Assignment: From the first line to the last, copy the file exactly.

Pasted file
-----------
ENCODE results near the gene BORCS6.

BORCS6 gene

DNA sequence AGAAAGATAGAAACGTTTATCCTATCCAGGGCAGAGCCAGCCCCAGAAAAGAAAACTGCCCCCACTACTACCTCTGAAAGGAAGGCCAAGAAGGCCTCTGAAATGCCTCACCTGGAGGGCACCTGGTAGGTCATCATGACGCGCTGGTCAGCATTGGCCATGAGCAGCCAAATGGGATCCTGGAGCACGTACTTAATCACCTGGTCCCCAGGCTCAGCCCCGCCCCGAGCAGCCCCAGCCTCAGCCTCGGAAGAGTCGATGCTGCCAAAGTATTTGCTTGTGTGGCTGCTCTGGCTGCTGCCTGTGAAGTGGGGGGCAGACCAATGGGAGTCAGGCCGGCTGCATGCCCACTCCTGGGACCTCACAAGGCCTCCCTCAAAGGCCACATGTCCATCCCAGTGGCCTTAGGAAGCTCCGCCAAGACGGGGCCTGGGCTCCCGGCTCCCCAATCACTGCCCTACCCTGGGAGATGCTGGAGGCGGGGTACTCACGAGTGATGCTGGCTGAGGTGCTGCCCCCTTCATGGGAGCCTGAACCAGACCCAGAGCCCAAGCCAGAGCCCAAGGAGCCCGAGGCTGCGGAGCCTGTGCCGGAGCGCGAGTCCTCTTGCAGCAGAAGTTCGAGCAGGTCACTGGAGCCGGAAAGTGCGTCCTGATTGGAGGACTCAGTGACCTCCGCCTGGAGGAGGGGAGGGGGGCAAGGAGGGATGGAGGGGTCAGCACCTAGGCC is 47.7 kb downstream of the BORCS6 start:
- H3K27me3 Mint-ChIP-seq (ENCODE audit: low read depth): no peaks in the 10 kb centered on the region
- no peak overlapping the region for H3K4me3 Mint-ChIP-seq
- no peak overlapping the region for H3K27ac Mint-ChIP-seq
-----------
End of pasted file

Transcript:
ENCODE results near the gene BORCS6.

BORCS6 gene

DNA sequence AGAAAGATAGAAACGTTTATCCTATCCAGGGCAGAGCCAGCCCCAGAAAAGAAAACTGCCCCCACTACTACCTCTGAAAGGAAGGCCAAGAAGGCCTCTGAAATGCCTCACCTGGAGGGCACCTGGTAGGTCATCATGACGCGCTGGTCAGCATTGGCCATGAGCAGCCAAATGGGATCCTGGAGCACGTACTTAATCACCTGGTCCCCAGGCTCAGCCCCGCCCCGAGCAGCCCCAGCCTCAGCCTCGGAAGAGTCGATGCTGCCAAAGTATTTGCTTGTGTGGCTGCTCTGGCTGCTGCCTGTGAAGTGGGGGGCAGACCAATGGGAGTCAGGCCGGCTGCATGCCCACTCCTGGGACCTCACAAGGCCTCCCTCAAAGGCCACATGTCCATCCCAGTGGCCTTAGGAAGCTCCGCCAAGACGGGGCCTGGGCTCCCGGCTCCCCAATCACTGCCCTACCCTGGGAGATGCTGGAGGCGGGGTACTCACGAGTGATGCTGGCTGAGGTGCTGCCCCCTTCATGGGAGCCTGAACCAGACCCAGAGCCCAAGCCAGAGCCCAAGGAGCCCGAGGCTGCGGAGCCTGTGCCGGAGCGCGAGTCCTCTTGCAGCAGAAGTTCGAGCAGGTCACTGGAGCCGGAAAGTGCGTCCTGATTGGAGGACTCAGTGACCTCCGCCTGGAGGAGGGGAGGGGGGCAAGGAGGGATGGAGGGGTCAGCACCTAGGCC is 47.7 kb downstream of the BORCS6 start:
- H3K27me3 Mint-ChIP-seq (ENCODE audit: low read depth): no peaks in the 10 kb centered on the region
- no peak overlapping the region for H3K4me3 Mint-ChIP-seq
- no peak overlapping the region for H3K27ac Mint-ChIP-seq